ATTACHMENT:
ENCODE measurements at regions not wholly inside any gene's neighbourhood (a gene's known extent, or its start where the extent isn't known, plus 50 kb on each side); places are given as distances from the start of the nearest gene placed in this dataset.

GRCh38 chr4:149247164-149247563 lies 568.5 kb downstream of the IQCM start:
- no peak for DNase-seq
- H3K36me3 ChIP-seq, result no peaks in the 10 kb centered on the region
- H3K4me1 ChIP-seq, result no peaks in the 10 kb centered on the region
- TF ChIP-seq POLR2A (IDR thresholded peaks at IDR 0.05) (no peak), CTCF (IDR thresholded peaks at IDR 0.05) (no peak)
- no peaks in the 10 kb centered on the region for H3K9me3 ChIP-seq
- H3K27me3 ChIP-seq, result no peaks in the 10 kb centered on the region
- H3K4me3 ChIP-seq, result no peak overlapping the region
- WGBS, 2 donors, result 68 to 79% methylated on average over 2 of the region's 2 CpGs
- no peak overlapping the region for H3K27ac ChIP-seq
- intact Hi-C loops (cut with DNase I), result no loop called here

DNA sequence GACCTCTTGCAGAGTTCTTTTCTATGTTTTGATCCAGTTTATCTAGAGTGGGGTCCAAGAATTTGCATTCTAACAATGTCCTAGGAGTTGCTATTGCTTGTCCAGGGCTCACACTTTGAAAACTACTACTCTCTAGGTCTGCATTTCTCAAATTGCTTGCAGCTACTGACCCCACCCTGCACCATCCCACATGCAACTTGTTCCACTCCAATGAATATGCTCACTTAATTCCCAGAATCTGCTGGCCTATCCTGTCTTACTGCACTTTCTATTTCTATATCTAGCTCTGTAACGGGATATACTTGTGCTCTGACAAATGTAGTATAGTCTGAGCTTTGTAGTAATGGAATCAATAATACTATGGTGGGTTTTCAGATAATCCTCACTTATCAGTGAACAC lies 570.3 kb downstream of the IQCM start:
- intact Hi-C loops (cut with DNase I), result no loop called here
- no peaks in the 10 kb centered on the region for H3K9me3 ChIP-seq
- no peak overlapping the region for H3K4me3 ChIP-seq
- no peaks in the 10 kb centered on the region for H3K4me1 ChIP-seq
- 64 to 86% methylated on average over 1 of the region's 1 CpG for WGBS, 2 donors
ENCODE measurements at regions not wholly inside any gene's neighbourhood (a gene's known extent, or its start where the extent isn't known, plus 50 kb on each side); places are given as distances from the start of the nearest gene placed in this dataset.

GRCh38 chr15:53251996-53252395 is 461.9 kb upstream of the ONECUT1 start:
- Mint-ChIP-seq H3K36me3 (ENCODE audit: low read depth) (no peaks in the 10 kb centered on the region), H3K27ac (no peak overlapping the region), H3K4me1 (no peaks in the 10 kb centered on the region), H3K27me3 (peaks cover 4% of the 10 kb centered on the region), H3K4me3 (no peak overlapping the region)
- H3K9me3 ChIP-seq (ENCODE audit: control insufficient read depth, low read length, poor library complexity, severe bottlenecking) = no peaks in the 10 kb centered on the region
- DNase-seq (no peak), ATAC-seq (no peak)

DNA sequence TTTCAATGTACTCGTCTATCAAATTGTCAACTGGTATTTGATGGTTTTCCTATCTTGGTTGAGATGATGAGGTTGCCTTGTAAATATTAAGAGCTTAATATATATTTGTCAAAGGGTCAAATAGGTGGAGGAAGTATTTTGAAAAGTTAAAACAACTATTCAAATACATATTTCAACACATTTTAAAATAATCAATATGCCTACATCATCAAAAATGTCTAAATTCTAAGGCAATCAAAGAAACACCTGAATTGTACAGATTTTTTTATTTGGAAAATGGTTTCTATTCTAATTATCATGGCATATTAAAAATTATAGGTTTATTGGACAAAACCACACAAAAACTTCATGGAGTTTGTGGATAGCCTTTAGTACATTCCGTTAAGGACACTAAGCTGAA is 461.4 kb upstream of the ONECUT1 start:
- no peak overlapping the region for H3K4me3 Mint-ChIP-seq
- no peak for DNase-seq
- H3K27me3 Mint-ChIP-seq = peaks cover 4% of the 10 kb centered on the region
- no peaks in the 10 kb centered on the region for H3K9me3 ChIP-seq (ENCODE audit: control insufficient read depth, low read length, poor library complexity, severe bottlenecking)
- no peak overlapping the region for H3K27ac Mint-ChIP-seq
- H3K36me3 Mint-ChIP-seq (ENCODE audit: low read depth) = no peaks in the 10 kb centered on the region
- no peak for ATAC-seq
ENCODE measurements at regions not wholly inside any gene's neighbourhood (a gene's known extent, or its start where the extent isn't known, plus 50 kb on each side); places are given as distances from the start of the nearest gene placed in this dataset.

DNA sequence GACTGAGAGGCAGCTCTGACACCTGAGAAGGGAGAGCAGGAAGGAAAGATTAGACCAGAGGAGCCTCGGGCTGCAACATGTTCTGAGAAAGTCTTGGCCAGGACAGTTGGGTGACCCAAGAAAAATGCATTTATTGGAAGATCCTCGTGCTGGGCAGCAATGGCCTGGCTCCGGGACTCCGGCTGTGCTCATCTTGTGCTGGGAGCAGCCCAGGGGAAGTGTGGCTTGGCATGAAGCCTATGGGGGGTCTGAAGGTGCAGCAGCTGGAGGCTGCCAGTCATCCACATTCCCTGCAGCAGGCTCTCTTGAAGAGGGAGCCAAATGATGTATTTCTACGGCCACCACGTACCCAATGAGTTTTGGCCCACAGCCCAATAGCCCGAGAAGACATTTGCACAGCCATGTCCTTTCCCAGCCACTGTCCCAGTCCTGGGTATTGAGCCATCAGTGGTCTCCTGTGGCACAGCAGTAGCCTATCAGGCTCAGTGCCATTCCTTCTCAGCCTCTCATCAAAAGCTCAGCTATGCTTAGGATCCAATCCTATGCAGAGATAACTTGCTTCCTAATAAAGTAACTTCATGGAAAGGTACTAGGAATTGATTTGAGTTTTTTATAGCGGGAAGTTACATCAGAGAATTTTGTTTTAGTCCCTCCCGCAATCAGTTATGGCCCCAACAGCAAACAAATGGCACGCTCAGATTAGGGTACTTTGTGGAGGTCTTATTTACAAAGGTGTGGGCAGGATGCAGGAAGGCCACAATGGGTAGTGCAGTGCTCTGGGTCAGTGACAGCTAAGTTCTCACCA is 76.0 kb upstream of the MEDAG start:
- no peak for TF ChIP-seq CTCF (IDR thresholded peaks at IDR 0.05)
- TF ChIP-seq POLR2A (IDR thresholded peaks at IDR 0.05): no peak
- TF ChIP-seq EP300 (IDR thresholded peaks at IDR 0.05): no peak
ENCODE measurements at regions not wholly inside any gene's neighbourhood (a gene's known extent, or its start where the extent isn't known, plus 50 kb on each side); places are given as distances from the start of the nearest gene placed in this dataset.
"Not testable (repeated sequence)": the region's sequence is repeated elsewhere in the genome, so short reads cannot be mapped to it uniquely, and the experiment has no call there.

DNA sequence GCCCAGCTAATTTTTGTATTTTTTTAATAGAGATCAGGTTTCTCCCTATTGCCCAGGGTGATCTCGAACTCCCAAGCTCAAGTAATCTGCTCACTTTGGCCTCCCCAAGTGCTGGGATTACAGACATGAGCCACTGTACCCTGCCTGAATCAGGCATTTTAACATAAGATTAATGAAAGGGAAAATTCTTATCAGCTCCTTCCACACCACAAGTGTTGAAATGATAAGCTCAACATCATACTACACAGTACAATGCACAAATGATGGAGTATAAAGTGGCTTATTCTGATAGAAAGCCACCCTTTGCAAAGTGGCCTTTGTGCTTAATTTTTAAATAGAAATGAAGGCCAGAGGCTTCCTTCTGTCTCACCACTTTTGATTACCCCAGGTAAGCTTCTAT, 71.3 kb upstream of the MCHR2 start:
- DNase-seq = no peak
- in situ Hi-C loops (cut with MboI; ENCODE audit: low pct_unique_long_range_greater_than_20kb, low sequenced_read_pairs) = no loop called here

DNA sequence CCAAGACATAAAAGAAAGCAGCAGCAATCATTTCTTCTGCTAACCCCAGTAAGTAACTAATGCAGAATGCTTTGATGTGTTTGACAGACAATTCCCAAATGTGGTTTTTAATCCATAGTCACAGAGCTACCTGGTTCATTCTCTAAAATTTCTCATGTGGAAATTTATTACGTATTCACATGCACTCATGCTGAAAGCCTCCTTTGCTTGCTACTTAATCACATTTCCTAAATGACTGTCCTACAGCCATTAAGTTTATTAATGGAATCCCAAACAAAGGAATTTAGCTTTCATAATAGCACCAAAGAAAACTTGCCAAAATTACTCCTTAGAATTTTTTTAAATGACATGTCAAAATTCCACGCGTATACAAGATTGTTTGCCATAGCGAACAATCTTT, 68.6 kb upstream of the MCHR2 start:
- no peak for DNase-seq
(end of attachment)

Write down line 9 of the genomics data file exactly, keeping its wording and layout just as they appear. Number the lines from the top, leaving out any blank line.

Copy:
- H3K4me3 ChIP-seq, result no peak overlapping the region